The El Paso County Sheriff’s Office has never used Colorado’s 2019 red flag law to ask a judge to temporarily order the seizure of firearms from a person deemed a significant risk to themselves or others.
That includes last year, when it arrested the accused Club Q shooter on felony menacing and kidnapping charges in a case that was later dropped.
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Sgt. Jason Garrett, a spokesman for the sheriff’s office, told The Colorado Sun on Wednesday that the agency has never initiated an extreme risk protection order — or ERPO — which is the first step in making a seizure happen. Garrett didn’t answer a question about why the office has not used the law.
The sheriff’s office’s decision to not use the law is drawing intense scrutiny and questions over whether an ERPO could have prevented the Club Q shooting. To critics, it’s a clear example of partisan intransigence getting in the way of public safety. But at least one expert cautions that red flag laws can’t be seen as a catch-all solution to violence prevention.
“Any time you have a law, it’s only as good and effective as how it’s used,” said Dr. Emmy Betz, a physician and professor at the University of Colorado School of Medicine and the Colorado School of Public Health who studies ways to prevent gun violence.
“Extreme risk orders are one tool for a very complicated problem. … I think we can’t expect this one law can fix everything.”
Sheriff Bill Elder declined an interview request from The Sun. He opposed the red law when it was debated in the legislature because of constitutional concerns, and vowed never to initiate a seizure.
And the El Paso County Commission, in response to the law, designated the county a “Second Amendment preservation county” through a resolution that said the law “infringes upon the inalienable rights of the citizens of unincorporated El Paso County.”
Did a 2021 arrest provide an opportunity to use the red flag law?
In June 2021, the sheriff’s office arrested the alleged shooter, Anderson Aldrich, on felony menacing and kidnapping charges after a woman called El Paso County authorities to report her son “was threatening to cause harm to her with a homemade bomb, multiple weapons and ammunition,” according to the county sheriff’s office.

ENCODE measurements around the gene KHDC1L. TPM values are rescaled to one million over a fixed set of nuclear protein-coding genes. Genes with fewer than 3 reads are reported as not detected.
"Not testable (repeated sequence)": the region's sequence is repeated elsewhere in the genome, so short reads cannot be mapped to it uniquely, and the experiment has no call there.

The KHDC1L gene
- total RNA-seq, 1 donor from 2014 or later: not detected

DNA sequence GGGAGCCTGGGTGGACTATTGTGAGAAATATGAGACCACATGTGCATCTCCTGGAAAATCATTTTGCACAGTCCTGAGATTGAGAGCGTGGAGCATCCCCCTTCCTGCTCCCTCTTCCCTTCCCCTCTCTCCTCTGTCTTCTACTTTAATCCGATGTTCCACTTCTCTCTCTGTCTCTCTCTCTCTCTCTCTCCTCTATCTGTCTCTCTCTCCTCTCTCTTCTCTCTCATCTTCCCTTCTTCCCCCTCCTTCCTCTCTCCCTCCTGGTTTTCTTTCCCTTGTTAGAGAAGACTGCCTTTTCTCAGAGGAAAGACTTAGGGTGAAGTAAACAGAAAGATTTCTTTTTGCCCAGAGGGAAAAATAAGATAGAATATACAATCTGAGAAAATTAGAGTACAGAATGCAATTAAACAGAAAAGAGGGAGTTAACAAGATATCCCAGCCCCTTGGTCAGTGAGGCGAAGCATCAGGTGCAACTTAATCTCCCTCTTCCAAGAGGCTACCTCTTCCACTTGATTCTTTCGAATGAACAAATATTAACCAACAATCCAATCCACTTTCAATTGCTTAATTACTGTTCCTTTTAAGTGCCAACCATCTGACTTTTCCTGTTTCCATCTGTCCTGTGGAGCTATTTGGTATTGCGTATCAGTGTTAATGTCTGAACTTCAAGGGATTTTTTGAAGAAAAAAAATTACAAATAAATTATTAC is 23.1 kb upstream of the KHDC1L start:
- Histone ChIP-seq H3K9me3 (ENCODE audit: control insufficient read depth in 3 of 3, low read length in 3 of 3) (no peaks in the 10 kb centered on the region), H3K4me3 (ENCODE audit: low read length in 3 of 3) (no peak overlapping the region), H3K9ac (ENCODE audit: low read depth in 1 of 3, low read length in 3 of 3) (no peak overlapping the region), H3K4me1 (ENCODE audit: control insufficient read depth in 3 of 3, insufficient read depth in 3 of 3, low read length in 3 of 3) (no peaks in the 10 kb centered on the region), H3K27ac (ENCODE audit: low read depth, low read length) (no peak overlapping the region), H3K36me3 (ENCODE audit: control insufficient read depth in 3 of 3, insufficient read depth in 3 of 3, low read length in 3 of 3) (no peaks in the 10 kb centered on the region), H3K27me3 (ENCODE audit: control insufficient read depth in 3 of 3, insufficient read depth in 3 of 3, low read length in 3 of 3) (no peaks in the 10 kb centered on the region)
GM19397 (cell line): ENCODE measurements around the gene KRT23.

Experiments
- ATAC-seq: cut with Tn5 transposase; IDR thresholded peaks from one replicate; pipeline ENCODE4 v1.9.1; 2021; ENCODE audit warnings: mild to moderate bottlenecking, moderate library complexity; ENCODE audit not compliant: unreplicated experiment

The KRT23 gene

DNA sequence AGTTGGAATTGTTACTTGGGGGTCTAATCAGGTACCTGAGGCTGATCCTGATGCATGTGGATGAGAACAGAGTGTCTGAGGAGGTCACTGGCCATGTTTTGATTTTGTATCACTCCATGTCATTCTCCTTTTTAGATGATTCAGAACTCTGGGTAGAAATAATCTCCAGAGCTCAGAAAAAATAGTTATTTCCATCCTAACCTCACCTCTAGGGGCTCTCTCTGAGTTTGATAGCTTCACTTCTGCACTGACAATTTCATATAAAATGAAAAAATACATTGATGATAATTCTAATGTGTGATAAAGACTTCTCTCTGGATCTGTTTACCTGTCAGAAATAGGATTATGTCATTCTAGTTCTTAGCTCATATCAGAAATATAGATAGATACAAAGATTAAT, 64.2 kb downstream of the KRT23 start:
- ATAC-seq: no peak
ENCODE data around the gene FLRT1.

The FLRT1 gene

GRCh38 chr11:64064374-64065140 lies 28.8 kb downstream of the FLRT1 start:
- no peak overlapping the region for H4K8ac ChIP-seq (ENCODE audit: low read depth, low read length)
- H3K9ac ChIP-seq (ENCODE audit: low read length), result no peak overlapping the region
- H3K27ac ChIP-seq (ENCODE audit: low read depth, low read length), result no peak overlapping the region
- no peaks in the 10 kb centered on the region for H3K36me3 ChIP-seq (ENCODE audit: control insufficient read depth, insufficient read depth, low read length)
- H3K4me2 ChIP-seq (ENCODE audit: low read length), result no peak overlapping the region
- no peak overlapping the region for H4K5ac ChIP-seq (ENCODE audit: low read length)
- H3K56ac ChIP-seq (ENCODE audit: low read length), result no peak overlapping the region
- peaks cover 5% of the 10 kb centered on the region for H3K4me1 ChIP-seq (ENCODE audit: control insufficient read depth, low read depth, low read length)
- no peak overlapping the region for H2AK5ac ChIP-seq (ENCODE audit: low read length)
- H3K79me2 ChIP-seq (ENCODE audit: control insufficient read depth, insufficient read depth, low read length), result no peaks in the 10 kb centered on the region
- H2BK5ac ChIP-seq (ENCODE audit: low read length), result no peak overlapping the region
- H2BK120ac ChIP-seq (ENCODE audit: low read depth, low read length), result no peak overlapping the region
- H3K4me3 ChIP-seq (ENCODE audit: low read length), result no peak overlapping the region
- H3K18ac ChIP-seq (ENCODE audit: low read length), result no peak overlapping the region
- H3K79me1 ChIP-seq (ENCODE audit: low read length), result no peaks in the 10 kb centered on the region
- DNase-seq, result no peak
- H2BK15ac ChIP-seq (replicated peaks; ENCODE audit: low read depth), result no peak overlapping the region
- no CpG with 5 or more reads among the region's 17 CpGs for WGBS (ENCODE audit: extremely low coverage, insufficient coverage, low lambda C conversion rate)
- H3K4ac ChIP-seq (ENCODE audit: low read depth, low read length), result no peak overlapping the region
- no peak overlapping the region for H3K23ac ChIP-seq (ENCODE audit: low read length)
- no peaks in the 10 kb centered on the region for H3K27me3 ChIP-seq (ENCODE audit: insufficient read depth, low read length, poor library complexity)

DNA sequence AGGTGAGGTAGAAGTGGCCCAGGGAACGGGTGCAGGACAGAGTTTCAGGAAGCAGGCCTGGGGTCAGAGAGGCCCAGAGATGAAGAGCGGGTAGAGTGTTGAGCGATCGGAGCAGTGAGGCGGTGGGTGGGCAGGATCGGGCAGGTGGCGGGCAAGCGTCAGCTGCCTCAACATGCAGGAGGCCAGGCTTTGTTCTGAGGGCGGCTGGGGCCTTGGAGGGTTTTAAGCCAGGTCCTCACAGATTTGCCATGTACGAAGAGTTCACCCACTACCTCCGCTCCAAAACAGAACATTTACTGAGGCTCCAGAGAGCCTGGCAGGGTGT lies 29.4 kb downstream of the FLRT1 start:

The Colorado Springs Gazette reported that the El Paso County District Attorney’s Office chose not to pursue formal charges and the case was subsequently sealed. “There is absolutely nothing there, the case was dropped, and I’m asking you either remove or update the story,” Aldrich said in a voice message left for an editor at The Gazette in August, according to The Associated Press. “The entire case was dismissed.”
Authorities have not discussed the June 2021 arrest because the case is sealed. The Colorado Sun and other media outlets have petitioned to unseal the case.
A man who described himself as a former neighbor of Aldrich’s told 9News that it is his understanding that Aldrich’s family declined to cooperate with the prosecution in that case.
“Bottom line is they didn’t want to testify against Andy,” the neighbor, Xavier Kraus, told the station.
How the law works
Colorado’s law allows a judge to issue an ERPO if the petitioner can show that a person “poses a significant risk of causing personal injury to self or others by having in his or her custody or control a firearm or by purchasing, possessing or receiving a firearm.”
The 2019 law was passed along party lines in the legislature controlled by Democrats.
Here’s how the law, which went into effect in 2020, generally works: Law enforcement and family members can petition a judge to order the temporary removal of someone’s firearms.
If the order is granted, the judge must rule within 14 days whether to extend the seizure period and prevent the person from purchasing more guns for up to 364 days. The judge is required to determine whether evidence is clear and convincing in weighing whether a person is a significant risk to themselves or others when deciding whether to extend the ERPO.
That is a strict standard for a civil proceeding, but one that is in line with how red flag laws work in most other states, said Allison Anderman, senior counsel and director of local policy for the Giffords Law Center to Prevent Gun Violence.
The process is a civil one, not criminal, and a person can ask a judge who orders a firearm seizure to reconsider, though the burden of proof then shifts to the person whose guns were taken away to prove that they should get them back.
“These orders are very similar to the other types of civil orders that we have in the legal system to prevent violence, such as domestic violence restraining orders,” Anderman said.
When an ERPO is issued, the person whose firearms are ordered seized must turn their weapons over to an authorized dealer or surrender them to law enforcement. If law enforcement pursues an ERPO, investigators are also supposed to file a search warrant to try to find any guns that a person may not have surrendered.
If law enforcement doesn’t initiate an ERPO but a seizure order is granted, the law enforcement agency with jurisdiction where the respondent lives is tasked with serving the order.
How often Colorado’s red flag law is used
According to data provided to The Colorado Sun on Wednesday following a request to the state Judicial Department, there have been nearly 300 requests for temporary extreme risk protection orders and nearly 100 requests for extended extreme risk protection orders statewide since the law went into effect Jan. 1, 2020.